Following our update back in June 2016 in relation to the case of Nicola Thorp and other examples of unlawful dress codes at work, two parliamentary committees have now called for reform to the enforcement of Discrimination Law in Employment. The demands have come from the Petitions Committee and the Women and Equalities Committee, following a petition started by Nicola Thorp that gained 150,000 signatures.
The report highlighted that the Equality Act 2010 should ban sexist dress codes but in reality the law is not being applied properly to protect either gender. Other women have come forward to speak of their experiences which included Employers requesting that female employees wear shorter skirts and unbuttoned shirts whilst some produced dress codes which detailed allowable nail varnish shades and hair colours.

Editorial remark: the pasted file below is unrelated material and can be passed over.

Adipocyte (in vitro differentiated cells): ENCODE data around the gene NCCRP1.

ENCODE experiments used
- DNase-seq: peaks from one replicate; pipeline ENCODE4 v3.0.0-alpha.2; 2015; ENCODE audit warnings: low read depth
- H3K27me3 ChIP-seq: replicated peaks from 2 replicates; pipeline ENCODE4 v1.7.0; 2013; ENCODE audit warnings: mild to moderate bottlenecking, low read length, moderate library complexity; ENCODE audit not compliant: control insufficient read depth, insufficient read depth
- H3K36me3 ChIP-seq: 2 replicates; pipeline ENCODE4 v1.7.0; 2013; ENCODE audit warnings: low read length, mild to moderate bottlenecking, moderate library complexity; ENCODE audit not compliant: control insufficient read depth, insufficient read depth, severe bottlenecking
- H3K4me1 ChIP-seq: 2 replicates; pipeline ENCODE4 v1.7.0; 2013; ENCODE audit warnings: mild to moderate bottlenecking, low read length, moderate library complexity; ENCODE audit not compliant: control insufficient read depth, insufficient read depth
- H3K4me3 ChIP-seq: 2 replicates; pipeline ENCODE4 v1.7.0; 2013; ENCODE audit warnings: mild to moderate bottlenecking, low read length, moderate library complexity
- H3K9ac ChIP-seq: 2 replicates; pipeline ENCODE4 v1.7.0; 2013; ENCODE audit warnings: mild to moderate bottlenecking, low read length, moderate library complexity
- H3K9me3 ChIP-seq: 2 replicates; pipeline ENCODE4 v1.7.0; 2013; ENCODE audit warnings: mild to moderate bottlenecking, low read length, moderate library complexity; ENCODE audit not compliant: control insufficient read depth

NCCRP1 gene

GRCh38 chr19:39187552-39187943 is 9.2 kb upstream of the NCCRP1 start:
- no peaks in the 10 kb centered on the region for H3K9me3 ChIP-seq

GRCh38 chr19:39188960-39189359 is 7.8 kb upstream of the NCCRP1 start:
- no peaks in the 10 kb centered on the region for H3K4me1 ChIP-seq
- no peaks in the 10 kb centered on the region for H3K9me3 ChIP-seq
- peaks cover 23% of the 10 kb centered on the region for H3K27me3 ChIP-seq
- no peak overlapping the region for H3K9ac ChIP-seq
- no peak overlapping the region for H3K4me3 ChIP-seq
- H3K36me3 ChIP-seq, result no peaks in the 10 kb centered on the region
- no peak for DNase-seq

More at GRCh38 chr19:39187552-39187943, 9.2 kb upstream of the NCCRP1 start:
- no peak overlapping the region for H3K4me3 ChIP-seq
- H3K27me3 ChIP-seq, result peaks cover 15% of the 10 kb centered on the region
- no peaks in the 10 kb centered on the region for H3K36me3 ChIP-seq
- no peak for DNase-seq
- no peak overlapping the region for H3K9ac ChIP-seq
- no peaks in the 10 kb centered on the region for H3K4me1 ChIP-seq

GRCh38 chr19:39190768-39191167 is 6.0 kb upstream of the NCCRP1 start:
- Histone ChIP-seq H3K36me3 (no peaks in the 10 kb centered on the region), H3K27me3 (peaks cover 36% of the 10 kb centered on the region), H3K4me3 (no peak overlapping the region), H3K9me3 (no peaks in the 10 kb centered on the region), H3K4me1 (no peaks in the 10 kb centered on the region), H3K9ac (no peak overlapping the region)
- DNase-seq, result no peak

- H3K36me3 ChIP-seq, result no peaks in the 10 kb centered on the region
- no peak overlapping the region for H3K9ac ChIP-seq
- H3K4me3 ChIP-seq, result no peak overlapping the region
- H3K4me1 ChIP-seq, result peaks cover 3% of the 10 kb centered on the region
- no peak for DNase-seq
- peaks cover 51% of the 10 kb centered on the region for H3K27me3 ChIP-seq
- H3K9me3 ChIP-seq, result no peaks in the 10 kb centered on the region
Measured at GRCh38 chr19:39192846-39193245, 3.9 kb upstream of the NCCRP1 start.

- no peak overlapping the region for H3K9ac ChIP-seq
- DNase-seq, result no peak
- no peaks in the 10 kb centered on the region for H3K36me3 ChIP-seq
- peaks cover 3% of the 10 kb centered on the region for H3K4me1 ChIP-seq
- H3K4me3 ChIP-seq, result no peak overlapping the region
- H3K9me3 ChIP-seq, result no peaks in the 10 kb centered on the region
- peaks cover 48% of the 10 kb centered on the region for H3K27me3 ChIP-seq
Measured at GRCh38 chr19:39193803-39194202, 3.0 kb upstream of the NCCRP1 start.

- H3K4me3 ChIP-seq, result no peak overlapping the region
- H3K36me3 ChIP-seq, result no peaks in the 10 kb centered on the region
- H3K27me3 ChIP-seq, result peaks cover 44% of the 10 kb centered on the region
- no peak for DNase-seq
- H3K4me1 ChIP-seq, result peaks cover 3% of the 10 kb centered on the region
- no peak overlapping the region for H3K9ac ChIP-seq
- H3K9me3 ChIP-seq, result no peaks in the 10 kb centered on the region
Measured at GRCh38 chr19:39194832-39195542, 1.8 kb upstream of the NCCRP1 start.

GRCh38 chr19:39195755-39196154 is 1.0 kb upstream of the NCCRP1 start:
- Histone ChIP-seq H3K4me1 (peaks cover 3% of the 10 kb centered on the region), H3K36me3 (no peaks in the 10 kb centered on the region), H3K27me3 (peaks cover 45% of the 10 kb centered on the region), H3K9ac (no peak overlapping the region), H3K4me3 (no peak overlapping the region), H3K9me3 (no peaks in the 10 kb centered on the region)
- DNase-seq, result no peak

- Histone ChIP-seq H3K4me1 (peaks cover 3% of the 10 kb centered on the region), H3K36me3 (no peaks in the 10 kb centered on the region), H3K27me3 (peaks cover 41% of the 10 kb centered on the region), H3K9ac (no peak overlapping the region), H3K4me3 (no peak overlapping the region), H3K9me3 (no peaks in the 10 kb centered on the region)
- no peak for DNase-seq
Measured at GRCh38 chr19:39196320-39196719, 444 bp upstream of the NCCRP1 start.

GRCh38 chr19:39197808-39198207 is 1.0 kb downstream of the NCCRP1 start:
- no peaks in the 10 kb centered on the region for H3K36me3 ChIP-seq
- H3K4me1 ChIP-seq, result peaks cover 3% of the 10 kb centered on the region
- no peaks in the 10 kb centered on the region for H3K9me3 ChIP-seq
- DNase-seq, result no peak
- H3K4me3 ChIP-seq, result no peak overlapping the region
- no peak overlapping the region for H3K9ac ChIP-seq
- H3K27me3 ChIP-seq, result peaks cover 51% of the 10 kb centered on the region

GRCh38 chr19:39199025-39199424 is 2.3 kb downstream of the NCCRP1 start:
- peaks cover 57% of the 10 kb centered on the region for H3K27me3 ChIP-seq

The report recommends a publicity campaign be launched to ensure Employers know their obligations under the Equality Act 2010 and Employees know how to complain effectively; Employment Tribunals be given further powers to impose higher financial sanctions; and a Parliamentary review of the law and if necessary amendments to such law. The report is available for review online at: parliament 2015 high heels workplace dress codes inquiry
The Government are yet to formally respond to the report.
However a Government spokesperson commented: "No employer should discriminate against workers on grounds of gender - it is unacceptable and is against the law. Dress codes must be reasonable and include equivalent requirements for both men and women."
If you have been affected by workplace dress codes or know anyone that has, Clapham & Collinge Employment Solicitors are on hand to offer support and legal advice. Call today on 01603 693500 or email us using the 'Make an enquiry' form. Appointments available at our Norwich, North Walsham, Sheringham and Brooke offices.